4. Associate Area Counsel acknowledges receipt on and returns the copy of Form 9725 or Form 9724 to the Technical Services Support Branch, who then transmits it to the assigned attorney.

    Note:

    In Commissioner appeals, the Form 9725 or Form 9724 is not transmitted to the field until the expiration of the 120-day cross-appeal period.

  5. The Associate Chief Counsel attorney's responsibility to notify the field to initiate the assessment is met when the attorney transmits the original and one copy of Form 9725 (in non-TEFRA cases) or Form 9724 (in TEFRA cases) and receives an acknowledgment copy from Area Counsel.

36.2.6.2.4.7.1.1  (08-11-2004)
Verification of Assessment

  1. In non-TEFRA cases, Form 9725 requests that verification of assessment be sent to the Associate Chief Counsel (P&A). If verification has not been received in the Associate Chief Counsel office within 90 days after the form was sent to Area Counsel, a follow-up memorandum will be sent to the field, using the same procedures followed for preparing and transmitting the Form 9725.

  2. In non-TEFRA cases, upon receipt of the verification of assessment, the Associate Chief Counsel attorney should compare the assessment with the Tax Court decision to verify that the correct amount of tax was assessed for the correct tax year. Any discrepancies should be pointed out to the attorney's reviewer.

  3. If the Associate Chief Counsel office does not receive verification of assessment, the Associate Chief Counsel attorney is not required to request transcripts of account or otherwise attempt to seek verification that an assessment has, in fact, been made. The receipted copy of Form 9725 in non-TEFRA cases or Form 9724 in TEFRA cases is considered sufficient acknowledgment by the field that requested assessment and collection will be made by the responsible Service personnel.

  4. In TEFRA cases, verification that the assessment has been made is not requested by or forwarded to the Associate Chief Counsel office.

36.2.6.2.4.7.2  (08-11-2004)
Area Counsel Attorney Responsibilities For Assessment in Nonbonded Taxpayer Appeals

  1. Area Counsel is first notified of a nonbonded taxpayer appeal and requested to initiate assessment activity by a TLCATS message transmitted by the ACC appeals clerk. The TLCATS message contains much of the same information, in abbreviated form, as the Form 9725 or Form 9724, which is sent to Area Counsel by the Associate Chief Counsel attorney shortly after the TLCATS message.

  2. The Area Counsel attorney should acknowledge receipt and return the copy of the Form 9275 or Form 9724 to the Technical Services Support Branch, who will forward the receipted copy to the Associate Chief Counsel attorney.

  3. As in the case of nonappealed Tax Court decisions, upon completion of the TLCATS decision data screen (CDEC) by the field TLCATS operator, TLCATS event CL0010 is generated to serve as an additional reminder to the Area Counsel attorney that assessment activity should be initiated.

36.2.6.2.4.7.2.1  (08-11-2004)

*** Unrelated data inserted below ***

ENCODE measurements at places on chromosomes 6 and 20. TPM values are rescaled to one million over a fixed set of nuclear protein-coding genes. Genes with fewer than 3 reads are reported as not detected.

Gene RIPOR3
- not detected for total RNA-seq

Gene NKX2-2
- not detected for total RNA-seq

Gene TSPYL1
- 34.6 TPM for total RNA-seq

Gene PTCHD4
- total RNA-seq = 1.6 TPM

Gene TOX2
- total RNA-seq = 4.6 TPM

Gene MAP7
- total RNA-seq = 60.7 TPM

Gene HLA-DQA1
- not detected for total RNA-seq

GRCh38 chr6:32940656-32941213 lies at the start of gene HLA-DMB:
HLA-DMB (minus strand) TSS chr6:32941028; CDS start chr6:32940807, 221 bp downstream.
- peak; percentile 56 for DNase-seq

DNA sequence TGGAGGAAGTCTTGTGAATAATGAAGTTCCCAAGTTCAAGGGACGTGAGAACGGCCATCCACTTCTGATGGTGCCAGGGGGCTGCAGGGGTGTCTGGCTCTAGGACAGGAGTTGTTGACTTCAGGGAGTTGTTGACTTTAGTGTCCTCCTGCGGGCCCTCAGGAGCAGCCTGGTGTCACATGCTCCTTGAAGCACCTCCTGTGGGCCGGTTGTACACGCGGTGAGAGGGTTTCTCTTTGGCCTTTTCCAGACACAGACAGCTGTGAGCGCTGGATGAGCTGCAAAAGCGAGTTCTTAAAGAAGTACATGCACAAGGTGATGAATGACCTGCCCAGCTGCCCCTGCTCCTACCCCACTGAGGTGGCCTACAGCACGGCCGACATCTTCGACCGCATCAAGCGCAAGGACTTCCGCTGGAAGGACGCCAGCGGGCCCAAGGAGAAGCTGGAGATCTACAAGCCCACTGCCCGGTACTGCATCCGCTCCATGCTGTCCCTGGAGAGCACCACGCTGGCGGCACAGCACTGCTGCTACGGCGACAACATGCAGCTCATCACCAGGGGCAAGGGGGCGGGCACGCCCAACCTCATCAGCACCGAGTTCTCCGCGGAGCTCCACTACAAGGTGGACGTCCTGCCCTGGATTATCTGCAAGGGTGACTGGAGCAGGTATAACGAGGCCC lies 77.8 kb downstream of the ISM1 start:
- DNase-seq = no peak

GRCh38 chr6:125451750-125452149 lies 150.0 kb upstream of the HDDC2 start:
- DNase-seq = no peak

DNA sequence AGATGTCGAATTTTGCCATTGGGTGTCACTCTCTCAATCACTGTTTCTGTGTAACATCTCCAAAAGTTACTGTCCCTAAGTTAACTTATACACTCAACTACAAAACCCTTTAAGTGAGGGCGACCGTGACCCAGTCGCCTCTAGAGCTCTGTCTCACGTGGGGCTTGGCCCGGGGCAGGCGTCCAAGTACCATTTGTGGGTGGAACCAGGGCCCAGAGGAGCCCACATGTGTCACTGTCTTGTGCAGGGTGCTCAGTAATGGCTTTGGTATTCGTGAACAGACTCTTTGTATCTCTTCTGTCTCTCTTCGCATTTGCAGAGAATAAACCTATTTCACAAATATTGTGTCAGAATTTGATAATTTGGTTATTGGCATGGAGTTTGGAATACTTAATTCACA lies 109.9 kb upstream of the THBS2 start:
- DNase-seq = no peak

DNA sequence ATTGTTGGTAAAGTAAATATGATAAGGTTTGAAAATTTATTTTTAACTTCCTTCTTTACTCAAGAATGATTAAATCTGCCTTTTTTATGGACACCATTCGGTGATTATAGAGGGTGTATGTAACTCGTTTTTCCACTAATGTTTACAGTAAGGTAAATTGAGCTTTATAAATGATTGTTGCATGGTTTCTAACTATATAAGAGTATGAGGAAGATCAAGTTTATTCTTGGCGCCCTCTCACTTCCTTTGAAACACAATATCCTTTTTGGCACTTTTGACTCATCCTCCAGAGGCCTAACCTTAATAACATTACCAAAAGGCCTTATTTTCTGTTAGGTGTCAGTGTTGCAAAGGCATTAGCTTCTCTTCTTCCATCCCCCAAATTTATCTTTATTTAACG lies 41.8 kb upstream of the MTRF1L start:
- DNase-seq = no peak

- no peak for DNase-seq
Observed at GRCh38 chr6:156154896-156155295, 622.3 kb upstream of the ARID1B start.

Contact with Chief, Records Section, Appeals Office

  1. Upon notification of an appeal and that assessment is required, the Area Counsel attorney should contact the Chief of the Records Section of the local Appeals Office and then hand-carry (or send by courier) the administrative file to the Records Section, using Form 1734, Transmittal Memorandum, and noting Appealed Tax Court Case Assessment Must Be Made.

  2. The Records Section in Appeals is responsible for requesting assessment activity. In non-TEFRA cases, upon receipt of the administrative file and Form 1734, the Chief of the Records Section will request a quick assessment from the appropriate Area Director's office.

  3. Once verification of the assessment is received from the appropriate Area Director's office, the Chief of the Records Section will prepare a Transmittal Memorandum, and return the administrative file to the Area Counsel attorney. The administrative file will then contain the transcript verifying that the assessment was completed.

  4. In TEFRA cases the Chief of the Records Section will request assessment within one year of the appeal date.

36.2.6.2.4.8  (08-11-2004)
Assessment in Bonded Taxpayer Appeals

  1. When an adequate bond is posted, assessment cannot be made as to any deficiencies, additional amounts and interest covered by the bond, nor can a refund be made of any overpayment found by the Tax Court, until the decision of the Tax Court becomes final. Once the decision of the Tax Court becomes final, the Service has only 60 days in non-TEFRA cases and one year in TEFRA cases in which to assess the tax (plus any additional time obtained through tacking).

  2. Tax Court has jurisdiction to order the refund of an overpayment plus interest if the Service has failed to refund or credit the overpayment within 120 days after the decision of the Tax Court has become final. Because timely assessment and timely refunds depend on knowledge of when the Tax Court's decision becomes final, and because the finality of the decision depends upon the conclusion of the appellate proceedings and the date of such conclusion, it is imperative that the appellate proceedings be closely monitored.

36.2.6.2.4.8.1  (08-11-2004)
Associate Chief Counsel Attorney Responsibilities For Assessment in Bonded Taxpayer Appeals

  1. In completing the assignments discussed in this section, the Associate Chief Counsel and Area Counsel attorneys should review the provisions of CCDM 36.2.5.3 , Finality of Tax Court Decisions and Mandamus, regarding the finality of Tax Court decisions; and CCDM 35.9.1, Tax Court Opinions and Decisions, and CCDM 36.2.1.2.1, Federal Rules of Appellate Procedure, regarding appellate court judgments, opinions, and mandates. For purposes of simplicity, in the discussion that follows the terms opinion and decision are used interchangeably as they relate to the disposition of a case in a court of appeals. As discussed in CCDM 36.2.1.2.1, however, the terms opinion, judgment, and mandate are terms of independent significance.